Masters Theses


"The most commonly used transparent material is glass. Traditionally, glass is not desired for applications involving a low weight material while preserving high strength such as aerospace and military applications where armor must also be transparent. Some applications may include aircraft canopies and other vehicle windows. Development of a reliable transparent composite would fill a need for many of these applications where a transparent structure must both be strong and lightweight. A transparent polymer reinforced with a glass fiber fabric is a viable solution. To ensure transparency, both fiber and matrix must match in refractive index.

In the present work, transparent composites are manufactured using two vacuum assisted resin transfer molding (VARTM) processes. An E-glass fiber fabric is used as reinforcements and an epoxy-based resin developed at the Missouri University of Science & Technology is used as the matrix. In the VARTM process, the glass fiber preform is placed between two molds for part quality and the mold is sealed with a vacuum bag. Resin is drawn into the mold by a combination of a vacuum and atmospheric pressure to infuse the preform and the part is cured. A second, yet similar VARTM process has been developed to decrease void content and increase transparency of the composite panels through the elimination of air bubbles concentrated at the initial stages of infusion"--Abstract, page iii.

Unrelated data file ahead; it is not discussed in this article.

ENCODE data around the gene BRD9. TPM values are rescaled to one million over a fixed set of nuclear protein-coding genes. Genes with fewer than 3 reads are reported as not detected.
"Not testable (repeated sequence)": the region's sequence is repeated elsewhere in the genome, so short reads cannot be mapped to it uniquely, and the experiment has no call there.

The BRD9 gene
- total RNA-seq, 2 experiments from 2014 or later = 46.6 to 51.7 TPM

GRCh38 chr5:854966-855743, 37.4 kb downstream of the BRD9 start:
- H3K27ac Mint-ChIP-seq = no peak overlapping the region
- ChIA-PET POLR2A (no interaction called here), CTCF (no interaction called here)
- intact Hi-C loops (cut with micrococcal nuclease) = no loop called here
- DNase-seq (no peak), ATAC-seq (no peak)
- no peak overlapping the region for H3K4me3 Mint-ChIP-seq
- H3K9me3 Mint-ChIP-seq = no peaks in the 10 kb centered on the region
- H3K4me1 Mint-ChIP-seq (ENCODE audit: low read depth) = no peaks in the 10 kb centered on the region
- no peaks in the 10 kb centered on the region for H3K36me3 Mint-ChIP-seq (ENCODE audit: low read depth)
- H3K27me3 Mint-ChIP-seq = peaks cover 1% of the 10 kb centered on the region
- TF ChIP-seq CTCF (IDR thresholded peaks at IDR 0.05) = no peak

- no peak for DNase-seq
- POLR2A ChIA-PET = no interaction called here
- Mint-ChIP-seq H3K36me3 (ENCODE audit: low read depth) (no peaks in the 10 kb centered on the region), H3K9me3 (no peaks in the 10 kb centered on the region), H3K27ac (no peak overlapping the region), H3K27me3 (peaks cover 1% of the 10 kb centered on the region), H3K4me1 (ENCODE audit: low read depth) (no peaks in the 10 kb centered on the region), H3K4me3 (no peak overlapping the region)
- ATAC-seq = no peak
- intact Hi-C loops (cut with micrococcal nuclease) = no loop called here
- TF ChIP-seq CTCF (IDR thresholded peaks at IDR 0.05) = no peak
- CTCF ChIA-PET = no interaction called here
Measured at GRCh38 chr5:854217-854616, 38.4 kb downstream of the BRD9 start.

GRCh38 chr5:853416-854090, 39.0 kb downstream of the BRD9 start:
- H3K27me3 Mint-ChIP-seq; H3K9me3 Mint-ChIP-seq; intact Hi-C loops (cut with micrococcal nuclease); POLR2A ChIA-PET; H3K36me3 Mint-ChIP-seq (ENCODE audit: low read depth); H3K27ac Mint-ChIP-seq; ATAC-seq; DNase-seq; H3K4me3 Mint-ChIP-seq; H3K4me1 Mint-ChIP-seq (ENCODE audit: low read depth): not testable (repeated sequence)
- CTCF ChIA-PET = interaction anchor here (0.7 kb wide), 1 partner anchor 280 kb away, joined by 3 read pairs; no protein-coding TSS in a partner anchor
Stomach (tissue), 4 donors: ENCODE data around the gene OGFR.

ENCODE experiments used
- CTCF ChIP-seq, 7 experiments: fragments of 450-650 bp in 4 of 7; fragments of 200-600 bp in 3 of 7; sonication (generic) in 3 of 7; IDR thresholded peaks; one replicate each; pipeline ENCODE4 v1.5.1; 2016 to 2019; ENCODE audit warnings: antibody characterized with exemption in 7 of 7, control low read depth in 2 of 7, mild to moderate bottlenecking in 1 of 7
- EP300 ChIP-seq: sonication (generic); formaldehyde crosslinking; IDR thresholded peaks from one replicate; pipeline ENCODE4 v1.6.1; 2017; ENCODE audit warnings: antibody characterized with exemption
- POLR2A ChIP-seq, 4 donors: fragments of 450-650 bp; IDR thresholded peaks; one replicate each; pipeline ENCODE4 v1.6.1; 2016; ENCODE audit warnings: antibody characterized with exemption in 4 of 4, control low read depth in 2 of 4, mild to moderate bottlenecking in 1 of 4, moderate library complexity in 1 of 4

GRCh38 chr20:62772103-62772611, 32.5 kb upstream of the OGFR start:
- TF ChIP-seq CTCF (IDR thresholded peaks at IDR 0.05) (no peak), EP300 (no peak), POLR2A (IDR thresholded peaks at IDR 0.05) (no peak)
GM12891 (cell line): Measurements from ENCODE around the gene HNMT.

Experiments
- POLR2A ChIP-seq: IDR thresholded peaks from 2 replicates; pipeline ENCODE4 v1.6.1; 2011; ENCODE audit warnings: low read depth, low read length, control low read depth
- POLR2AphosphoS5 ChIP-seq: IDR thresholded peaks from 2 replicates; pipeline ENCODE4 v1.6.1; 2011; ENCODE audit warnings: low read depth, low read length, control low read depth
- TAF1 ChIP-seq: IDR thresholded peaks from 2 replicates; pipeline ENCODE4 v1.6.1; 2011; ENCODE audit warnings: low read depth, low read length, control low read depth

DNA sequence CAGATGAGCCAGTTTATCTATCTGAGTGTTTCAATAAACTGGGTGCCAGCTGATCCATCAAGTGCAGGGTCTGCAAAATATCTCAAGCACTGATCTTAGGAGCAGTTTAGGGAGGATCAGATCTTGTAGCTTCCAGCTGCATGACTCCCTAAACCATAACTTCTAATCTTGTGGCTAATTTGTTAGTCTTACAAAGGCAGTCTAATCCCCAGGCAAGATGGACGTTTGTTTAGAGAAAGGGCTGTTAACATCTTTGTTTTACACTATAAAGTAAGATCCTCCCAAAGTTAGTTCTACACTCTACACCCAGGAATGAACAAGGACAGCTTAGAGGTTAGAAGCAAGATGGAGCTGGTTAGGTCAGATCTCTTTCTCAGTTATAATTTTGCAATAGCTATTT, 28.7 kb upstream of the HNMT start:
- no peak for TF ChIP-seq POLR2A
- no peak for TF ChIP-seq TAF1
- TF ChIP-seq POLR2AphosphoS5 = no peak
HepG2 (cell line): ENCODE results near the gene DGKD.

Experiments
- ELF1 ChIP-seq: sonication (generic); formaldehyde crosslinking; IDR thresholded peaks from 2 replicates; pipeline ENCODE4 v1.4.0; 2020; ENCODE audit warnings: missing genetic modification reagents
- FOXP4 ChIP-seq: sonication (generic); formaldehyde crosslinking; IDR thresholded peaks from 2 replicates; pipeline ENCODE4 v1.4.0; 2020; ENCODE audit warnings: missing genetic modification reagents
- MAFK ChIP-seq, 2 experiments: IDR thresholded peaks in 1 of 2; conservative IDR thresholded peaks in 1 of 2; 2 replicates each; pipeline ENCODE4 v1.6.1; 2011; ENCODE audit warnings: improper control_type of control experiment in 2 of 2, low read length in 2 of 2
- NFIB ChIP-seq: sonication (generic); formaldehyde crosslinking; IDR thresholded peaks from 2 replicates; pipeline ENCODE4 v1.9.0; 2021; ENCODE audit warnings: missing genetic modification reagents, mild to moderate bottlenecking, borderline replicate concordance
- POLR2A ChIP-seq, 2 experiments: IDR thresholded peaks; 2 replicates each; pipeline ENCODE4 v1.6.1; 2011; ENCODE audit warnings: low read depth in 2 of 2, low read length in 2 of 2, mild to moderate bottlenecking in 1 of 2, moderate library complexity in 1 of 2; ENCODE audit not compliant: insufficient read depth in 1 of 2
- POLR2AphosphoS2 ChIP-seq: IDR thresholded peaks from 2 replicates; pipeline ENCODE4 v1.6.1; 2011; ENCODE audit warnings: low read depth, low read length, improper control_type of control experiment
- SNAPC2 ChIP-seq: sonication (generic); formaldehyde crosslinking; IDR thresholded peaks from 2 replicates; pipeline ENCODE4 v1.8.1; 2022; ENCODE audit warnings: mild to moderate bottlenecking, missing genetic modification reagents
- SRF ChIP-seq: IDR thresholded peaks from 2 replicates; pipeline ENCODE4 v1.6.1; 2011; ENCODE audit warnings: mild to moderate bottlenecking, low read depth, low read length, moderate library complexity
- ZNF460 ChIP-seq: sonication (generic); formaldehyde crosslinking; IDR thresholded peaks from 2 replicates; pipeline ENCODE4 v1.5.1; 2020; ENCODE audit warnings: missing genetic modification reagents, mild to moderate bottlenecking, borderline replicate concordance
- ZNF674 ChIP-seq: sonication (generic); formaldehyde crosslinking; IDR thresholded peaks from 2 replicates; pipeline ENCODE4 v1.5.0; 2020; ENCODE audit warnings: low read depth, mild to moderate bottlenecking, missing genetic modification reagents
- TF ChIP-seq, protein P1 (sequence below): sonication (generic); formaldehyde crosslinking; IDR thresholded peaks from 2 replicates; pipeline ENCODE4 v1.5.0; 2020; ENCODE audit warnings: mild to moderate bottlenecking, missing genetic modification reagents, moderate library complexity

Chandrashekhara, K.

Committee Member(s)

Okafor, A. Chukwujekwu (Anthony Chukwujekwu)
Schuman, Thomas P.


Mechanical and Aerospace Engineering

Degree Name

M.S. in Aerospace Engineering


Missouri University of Science and Technology

Publication Date

Fall 2014


viii, 31 pages

Note about bibliography

Includes bibliographical references (pages 29-30).


© 2014 Gregory Taylor, All rights reserved.

Document Type

Thesis - Open Access

File Type




Thesis Number

T 11507

Electronic OCLC #